Stephens and Grahamset themselves an apparently modest task, to understand why people who experience alien voices and inserted thoughts do not believe that they themselves are the source of these experiences. However, it soon becomes clear that there are many connected issues here. In eight short chapters, they address the phenomenology and ontology of consciousness, the phenomenology of alien voices, inserted thoughts, obsessive-compulsive thoughts and feelings, and other cases of unusual experience often associated with psychopathology, including brief discussion of multiple (...) personality disorder. They survey some of the main empirical explanations of the phenomenology, set out the shortcomings of these theories, and end by proposing their own schematic account. (shrink)
Within child and adolescent psychiatry, there are a number of potential dilemmas pertaining to diagnosis, treatment, the protection of the child, as well as the child's own developing intelligence and moral judgement. Diagnostic Dilemmas in Child and Adolescent Psychiatry is the first in the IPPP series to explore this highly complex topic.
An important way to become self-deceived, omitted by Mele, is by intentionally ignoring and avoiding the contemplation of evidence one has for an upsetting conclusion, knowing full well that one is giving priority to one's present peace of mind over the search for truth. Such intentional self-deception may be especially hard to observe scientifically.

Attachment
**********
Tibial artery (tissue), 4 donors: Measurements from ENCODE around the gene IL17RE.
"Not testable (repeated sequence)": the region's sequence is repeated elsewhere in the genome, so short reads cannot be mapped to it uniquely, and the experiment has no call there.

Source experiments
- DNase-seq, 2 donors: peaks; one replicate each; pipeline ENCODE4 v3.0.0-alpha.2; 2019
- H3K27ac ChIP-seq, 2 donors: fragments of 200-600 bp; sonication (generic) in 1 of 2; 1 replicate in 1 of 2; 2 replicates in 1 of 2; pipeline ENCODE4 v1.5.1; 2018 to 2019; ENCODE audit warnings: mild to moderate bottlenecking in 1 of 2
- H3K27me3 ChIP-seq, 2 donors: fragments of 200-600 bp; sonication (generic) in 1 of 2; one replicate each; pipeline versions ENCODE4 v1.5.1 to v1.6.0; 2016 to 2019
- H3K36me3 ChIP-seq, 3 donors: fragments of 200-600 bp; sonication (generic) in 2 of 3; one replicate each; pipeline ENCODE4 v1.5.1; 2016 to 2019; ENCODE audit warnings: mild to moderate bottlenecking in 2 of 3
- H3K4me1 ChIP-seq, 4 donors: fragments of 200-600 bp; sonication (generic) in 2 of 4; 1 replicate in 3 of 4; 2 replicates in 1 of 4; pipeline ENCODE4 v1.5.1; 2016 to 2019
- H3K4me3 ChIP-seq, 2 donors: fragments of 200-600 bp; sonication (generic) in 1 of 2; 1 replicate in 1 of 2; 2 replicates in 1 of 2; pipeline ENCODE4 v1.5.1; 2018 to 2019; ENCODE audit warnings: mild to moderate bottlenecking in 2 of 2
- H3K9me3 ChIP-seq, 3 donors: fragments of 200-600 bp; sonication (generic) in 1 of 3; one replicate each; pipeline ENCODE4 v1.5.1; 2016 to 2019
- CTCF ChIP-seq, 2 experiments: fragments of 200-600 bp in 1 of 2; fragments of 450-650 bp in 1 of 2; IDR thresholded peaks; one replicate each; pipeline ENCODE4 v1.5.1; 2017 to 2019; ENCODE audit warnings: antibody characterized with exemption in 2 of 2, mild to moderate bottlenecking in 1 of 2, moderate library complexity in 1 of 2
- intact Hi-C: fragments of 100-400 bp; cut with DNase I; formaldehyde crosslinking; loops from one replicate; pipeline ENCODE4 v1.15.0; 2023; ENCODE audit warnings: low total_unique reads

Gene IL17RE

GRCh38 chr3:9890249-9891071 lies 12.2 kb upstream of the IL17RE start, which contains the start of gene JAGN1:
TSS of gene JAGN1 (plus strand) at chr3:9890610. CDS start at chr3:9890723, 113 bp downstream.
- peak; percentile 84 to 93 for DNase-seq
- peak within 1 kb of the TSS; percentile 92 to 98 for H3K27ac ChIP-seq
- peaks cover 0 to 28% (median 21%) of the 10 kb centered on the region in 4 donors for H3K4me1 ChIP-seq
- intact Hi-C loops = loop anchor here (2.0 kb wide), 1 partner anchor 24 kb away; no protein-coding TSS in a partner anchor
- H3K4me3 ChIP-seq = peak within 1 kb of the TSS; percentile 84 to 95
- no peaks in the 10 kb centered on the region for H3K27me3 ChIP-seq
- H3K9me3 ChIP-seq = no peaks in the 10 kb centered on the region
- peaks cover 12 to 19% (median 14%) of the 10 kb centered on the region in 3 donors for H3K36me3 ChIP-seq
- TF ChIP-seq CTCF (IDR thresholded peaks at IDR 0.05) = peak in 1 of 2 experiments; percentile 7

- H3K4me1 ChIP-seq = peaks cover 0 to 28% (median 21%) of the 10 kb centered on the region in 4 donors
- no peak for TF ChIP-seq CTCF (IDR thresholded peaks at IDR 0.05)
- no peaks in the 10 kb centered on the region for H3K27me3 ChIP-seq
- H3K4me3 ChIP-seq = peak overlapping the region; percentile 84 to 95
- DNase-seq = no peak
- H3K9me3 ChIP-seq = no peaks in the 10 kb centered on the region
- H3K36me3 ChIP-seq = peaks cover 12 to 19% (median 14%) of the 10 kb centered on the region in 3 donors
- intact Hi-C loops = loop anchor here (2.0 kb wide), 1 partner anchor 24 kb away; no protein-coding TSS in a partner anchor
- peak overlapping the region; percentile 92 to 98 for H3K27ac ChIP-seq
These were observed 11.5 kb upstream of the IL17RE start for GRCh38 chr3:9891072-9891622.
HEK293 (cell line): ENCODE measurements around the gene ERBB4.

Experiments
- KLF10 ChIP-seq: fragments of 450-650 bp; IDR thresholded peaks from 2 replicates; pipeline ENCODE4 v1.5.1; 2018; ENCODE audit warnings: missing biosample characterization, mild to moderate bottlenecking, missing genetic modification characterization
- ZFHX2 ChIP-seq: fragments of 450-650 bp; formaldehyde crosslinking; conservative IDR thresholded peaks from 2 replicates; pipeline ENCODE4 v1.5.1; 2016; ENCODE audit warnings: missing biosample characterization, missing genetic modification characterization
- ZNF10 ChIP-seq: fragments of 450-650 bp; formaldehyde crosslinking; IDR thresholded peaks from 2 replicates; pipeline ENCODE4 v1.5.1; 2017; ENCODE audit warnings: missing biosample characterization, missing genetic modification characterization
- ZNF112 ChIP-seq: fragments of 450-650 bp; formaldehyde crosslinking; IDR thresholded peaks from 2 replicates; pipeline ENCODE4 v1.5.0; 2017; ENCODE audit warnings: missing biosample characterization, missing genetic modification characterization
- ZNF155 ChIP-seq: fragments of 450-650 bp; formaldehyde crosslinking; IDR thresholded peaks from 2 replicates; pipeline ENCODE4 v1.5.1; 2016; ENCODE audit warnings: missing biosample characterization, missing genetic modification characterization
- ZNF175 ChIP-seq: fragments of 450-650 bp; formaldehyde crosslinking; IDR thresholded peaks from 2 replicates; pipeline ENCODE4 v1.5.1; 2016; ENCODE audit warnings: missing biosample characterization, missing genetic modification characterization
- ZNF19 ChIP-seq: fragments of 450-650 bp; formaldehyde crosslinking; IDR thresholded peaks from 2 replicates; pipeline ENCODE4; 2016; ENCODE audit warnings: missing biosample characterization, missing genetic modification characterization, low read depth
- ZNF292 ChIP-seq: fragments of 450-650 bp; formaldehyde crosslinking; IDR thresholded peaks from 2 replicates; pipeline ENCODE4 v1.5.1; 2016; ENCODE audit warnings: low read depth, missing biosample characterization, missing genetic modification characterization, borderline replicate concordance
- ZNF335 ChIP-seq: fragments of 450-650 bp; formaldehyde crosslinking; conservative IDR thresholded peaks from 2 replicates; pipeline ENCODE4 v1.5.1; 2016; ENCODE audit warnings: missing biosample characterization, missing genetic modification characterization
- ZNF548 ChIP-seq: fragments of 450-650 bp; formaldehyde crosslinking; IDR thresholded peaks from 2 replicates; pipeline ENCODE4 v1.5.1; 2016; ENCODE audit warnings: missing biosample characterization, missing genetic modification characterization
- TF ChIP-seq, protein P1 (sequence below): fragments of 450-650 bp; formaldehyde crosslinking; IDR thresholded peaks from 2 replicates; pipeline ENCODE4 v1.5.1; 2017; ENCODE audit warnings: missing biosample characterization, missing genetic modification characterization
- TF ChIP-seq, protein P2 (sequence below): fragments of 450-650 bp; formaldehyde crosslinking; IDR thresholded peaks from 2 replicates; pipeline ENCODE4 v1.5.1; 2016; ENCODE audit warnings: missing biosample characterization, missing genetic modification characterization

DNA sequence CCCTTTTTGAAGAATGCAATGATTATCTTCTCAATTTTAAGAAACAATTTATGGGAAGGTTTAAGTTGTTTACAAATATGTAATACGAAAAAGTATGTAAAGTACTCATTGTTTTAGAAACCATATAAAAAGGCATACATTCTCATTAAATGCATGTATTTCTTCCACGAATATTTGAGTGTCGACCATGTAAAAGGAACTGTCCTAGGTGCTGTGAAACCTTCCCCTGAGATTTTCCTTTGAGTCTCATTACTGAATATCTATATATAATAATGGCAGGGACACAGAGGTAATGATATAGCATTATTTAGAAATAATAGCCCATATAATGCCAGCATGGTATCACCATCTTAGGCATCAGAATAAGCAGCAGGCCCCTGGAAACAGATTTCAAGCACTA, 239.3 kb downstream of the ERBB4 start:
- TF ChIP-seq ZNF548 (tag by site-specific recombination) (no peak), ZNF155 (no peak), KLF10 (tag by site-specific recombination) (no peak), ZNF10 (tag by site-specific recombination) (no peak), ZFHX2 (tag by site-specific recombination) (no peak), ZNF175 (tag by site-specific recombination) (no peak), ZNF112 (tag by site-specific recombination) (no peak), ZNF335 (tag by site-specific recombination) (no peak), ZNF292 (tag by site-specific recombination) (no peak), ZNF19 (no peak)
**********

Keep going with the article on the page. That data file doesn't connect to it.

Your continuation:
J’explore de façon critique la supposition du DSM et de théoriciens tels que Wakefield et Gert selon laquelle les troubles mentaux doivent être attribués à un individu plutôt qu’à un groupe de personnes. Cette supposition est particulièrement problématique en pédopsychiatrie où le système familial est très souvent au centre de l’attention clinique. Il y a bien sûr des éléments de preuve substantiels indiquant que certains troubles mentaux des individus sont causés par leurs relations avec les autres et que leur guérison (...) est grandement facilitée en traitant le groupe, tel que la famille, comme un tout. Malgré cela, il y a eu beaucoup moins de travail conceptuel visant à définir ce que cela pourrait être pour un couple, une famille ou un autre groupe que de se voir attribuer un trouble mental. Pour traiter de cette question, j’utilise un débat entre Wakefield et Murphy et Woolfolk sur la question de savoir s’il fait partie du concept de trouble mental que celui-ci soit causé par une dysfonction interne de la personne. Je discute aussi de la proposition faite par Bolton d’abandonner complètement le concept de trouble mental et d’utiliser plutôt le concept, plus large, de problème de santé mentale. Je soutiens qu’en fin de compte le caractère individuel des troubles mentaux ne constitue pas une vérité conceptuelle a priori, et qu’il faut faire intervenir des considérations pragmatiques pour décider s’il est utile de nous limiter à une telle définition ou si nous pourrions être mieux servis par une définition plus extensive. Je fais le lien avec le pragmatisme et je soutiens qu’une approche pluraliste non réductive est particulièrement appropriée en pédopsychiatrie.I critically explore the assumption of the DSM and theorists such as Wakefield and Gert that mental disorder must be attributed to an individual rather than a group of people. This assumption is especially problematic in child and adolescent psychiatry where very often the focus of clinical attention is the family system. There is of course substantial evidence that some mental disorders of individuals are caused by their relationships with other people and that their recovery is greatly facilitated by treating the group, such as a family, as a whole. However, there has been much less conceptual work on defining what it might be for a couple, family or other group to itself be attributed a mental disorder. To address this issue, I employ a debate between Wakefield , Murphy and Woolfolk on whether it is part of the concept of a mental disorder that it is caused by an internal malfunction of a person. I also discuss the proposal of Bolton that we do away with the concept of mental disorder altogether and instead use a broader concept of mental health problem. I argue that ultimately it is not an a priori conceptual truth that mental disorders are individual, and we need to bring in pragmatic considerations to decide whether it is helpful to restrict ourselves to such a definition or whether we could be better served by a more expansive definition. I link this to the philosophical view of pragmatism and argue that a pluralistic nonreductive approach is especially appropriate in child and adolescent psychiatry. (shrink)